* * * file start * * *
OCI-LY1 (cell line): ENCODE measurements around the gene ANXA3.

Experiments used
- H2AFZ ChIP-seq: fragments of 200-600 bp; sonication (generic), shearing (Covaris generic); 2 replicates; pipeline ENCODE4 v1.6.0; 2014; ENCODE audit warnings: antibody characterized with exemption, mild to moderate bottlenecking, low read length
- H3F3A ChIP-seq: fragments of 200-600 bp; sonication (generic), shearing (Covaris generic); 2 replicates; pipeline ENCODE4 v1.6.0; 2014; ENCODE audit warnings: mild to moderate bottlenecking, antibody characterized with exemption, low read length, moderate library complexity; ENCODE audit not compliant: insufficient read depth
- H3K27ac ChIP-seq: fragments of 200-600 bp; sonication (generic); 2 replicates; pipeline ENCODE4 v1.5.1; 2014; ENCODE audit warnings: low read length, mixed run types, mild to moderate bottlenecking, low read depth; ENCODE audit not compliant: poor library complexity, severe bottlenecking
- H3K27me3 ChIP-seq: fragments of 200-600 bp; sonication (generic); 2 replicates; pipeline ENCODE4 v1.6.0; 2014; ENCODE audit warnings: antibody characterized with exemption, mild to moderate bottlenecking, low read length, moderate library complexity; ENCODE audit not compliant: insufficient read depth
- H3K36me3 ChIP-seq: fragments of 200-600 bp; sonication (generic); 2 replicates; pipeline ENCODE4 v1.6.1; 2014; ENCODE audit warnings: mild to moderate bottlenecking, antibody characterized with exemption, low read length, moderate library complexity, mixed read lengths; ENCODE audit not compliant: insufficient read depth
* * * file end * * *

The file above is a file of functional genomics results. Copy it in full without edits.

OCI-LY1 (cell line): ENCODE measurements around the gene ANXA3.

Experiments used
- H2AFZ ChIP-seq: fragments of 200-600 bp; sonication (generic), shearing (Covaris generic); 2 replicates; pipeline ENCODE4 v1.6.0; 2014; ENCODE audit warnings: antibody characterized with exemption, mild to moderate bottlenecking, low read length
- H3F3A ChIP-seq: fragments of 200-600 bp; sonication (generic), shearing (Covaris generic); 2 replicates; pipeline ENCODE4 v1.6.0; 2014; ENCODE audit warnings: mild to moderate bottlenecking, antibody characterized with exemption, low read length, moderate library complexity; ENCODE audit not compliant: insufficient read depth
- H3K27ac ChIP-seq: fragments of 200-600 bp; sonication (generic); 2 replicates; pipeline ENCODE4 v1.5.1; 2014; ENCODE audit warnings: low read length, mixed run types, mild to moderate bottlenecking, low read depth; ENCODE audit not compliant: poor library complexity, severe bottlenecking
- H3K27me3 ChIP-seq: fragments of 200-600 bp; sonication (generic); 2 replicates; pipeline ENCODE4 v1.6.0; 2014; ENCODE audit warnings: antibody characterized with exemption, mild to moderate bottlenecking, low read length, moderate library complexity; ENCODE audit not compliant: insufficient read depth
- H3K36me3 ChIP-seq: fragments of 200-600 bp; sonication (generic); 2 replicates; pipeline ENCODE4 v1.6.1; 2014; ENCODE audit warnings: mild to moderate bottlenecking, antibody characterized with exemption, low read length, moderate library complexity, mixed read lengths; ENCODE audit not compliant: insufficient read depth